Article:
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CBSE May Introduce AI to Classrooms but are Schools in India Ready?

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Students studying in CBSE schools may soon get to study Artificial Intelligence as an elective subject.

With leaps and bounds in machine learning in the past decade and its growing impact on everyday life, it isn’t surprising that institutions are now looking to train individuals early on to understand and consequently create AI.

While the Central Board of Secondary Education’s decision to introduce AI in schools has not yet been officially announced, officials confirmed that the idea has been on the agenda of the board.


Once introduced, students of classes 8, 9 and 10 will be able to opt for it.

2018 has been an important year for the growth of AI as a potential research and job sector in India. According to data from job search site ‘Indeed’, there has been a 179 per cent increase in job seekers looking for jobs related to AI.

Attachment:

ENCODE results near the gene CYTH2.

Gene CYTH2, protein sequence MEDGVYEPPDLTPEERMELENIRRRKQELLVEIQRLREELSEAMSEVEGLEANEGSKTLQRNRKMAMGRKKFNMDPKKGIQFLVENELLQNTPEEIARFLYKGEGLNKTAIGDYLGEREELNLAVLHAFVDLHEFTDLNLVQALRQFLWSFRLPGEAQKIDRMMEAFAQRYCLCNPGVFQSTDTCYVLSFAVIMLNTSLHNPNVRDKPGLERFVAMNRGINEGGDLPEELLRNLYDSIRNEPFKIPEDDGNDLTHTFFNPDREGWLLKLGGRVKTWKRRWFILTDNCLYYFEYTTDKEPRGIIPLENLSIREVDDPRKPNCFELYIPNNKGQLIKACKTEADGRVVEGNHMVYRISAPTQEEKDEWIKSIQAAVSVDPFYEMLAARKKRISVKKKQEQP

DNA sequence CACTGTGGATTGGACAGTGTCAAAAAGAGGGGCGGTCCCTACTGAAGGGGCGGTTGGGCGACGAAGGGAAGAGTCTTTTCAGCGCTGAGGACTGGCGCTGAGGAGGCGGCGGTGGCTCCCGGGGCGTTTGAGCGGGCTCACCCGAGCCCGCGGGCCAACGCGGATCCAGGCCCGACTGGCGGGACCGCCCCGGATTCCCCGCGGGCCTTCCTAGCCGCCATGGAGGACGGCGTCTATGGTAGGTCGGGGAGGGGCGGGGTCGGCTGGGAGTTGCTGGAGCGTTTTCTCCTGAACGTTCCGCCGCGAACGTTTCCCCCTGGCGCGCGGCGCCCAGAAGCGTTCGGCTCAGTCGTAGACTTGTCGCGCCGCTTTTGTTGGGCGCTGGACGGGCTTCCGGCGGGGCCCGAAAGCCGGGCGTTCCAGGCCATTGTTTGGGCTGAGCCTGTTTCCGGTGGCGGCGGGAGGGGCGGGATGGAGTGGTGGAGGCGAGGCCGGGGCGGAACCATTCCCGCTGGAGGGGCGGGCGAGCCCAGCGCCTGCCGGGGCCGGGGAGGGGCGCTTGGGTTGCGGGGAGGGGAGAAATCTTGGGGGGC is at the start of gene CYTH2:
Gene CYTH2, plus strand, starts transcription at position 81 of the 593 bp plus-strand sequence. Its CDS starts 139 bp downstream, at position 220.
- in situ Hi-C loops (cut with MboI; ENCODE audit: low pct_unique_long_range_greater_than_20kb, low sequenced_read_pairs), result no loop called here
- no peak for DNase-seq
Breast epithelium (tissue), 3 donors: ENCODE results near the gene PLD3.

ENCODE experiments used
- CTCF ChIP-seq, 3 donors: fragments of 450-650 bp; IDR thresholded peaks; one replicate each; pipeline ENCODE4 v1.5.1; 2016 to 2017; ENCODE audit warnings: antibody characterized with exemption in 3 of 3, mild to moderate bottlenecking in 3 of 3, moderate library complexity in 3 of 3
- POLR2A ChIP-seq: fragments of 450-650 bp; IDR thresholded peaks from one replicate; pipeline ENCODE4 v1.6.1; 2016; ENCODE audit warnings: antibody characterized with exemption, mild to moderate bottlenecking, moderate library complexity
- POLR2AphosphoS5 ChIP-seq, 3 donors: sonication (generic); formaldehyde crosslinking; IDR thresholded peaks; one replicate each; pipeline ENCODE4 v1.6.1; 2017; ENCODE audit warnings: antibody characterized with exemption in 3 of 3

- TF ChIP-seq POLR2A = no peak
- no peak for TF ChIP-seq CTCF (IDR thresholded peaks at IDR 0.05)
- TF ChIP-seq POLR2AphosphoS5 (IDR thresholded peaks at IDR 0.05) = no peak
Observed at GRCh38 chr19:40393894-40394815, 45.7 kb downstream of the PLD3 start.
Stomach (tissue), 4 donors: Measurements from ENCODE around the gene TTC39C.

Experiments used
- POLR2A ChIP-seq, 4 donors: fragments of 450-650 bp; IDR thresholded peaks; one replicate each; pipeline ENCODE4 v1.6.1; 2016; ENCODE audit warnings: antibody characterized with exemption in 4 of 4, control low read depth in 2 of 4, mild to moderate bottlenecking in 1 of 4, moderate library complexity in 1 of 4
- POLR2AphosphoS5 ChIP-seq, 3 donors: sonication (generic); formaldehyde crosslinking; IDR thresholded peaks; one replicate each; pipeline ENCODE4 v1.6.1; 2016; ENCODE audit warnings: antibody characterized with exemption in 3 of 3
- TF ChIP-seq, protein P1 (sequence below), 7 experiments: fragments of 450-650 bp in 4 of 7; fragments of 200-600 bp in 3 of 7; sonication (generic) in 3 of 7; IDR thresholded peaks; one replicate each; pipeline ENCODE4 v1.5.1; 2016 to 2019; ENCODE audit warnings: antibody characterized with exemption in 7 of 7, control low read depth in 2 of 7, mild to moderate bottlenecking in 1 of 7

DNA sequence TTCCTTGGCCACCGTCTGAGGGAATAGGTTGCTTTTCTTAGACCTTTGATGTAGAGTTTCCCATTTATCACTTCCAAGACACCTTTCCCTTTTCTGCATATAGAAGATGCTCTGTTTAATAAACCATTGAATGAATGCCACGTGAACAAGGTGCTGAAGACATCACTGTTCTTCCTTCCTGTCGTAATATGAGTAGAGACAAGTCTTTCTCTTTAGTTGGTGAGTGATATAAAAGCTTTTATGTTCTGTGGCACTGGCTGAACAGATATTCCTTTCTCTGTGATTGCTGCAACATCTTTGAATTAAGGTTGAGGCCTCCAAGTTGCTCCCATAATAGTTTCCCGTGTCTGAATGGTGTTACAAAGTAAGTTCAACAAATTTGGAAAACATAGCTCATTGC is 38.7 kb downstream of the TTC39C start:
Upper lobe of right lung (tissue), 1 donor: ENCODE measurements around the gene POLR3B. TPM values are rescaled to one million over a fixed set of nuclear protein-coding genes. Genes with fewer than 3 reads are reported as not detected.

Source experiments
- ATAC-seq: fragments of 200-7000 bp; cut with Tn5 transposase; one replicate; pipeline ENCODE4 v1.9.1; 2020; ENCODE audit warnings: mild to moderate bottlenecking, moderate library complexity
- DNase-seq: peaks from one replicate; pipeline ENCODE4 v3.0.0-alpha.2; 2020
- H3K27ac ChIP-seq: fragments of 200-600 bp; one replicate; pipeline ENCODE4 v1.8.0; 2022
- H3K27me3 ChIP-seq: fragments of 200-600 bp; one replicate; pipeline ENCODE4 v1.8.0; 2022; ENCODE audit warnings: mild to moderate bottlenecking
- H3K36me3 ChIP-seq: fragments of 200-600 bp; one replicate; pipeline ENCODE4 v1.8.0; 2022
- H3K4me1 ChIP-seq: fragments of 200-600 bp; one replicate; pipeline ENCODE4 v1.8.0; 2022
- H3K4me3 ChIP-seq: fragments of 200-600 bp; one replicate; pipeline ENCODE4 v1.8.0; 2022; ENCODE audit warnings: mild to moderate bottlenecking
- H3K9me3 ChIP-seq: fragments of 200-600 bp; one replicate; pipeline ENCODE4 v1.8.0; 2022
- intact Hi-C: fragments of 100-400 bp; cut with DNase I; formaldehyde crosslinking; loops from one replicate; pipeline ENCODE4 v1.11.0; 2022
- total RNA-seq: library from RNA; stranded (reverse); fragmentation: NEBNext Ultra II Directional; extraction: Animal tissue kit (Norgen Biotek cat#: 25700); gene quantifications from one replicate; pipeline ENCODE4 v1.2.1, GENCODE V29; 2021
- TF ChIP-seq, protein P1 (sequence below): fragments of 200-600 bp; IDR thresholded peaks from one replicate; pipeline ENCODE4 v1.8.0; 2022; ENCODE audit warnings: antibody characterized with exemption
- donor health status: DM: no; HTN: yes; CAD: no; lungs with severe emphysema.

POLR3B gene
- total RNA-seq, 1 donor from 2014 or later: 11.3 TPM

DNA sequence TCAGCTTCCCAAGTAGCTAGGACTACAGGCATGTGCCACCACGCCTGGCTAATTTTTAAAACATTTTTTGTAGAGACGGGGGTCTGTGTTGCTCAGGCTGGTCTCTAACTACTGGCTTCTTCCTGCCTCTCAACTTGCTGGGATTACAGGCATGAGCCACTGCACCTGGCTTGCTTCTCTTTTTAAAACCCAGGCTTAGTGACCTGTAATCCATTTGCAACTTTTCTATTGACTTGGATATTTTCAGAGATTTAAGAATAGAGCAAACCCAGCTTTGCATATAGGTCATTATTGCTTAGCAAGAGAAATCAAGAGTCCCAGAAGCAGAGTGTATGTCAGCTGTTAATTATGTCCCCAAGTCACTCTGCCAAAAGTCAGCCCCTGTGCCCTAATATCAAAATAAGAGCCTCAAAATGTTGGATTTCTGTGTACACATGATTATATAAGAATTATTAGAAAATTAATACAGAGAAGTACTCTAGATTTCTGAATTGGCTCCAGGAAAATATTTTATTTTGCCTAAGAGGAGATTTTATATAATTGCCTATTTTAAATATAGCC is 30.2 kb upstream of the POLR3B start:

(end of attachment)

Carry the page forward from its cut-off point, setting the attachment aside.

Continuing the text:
NITI Ayog, the brainchild think tank of the Narendra Modi-led NDA government, released a ‘national strategy’ for AI to give India an edge over the rest of the world on the subject. It also launched its #AIforAll initiative to further research and support in the sector in order to achieve inclusive growth. Studies crowned the Indian workforce as the third most skilled in AI in the world after US and China.

But is the school system in India competent enough to provide the level of expertise needed to introduce the concept of AI to children in India?

Who will teach AI?

While CBSE can introduce the subject, it will be up to the schools to provide teachers qualified enough to teach it to young students.

“Firstly, we need to undo the idea that computers cannot think, only humans can. That itself is the basis of AI, teaching machines to think and understanding how that can be harnessed to further human goals,” said Professor Gautam R Desiraju of the Indian Institute of Science in Bengaluru.

“For that, we need to first revisit the computer classes and clarify to students what computers can and cannot do. Currently, most schools do not even have good computer faculty,” the professor said.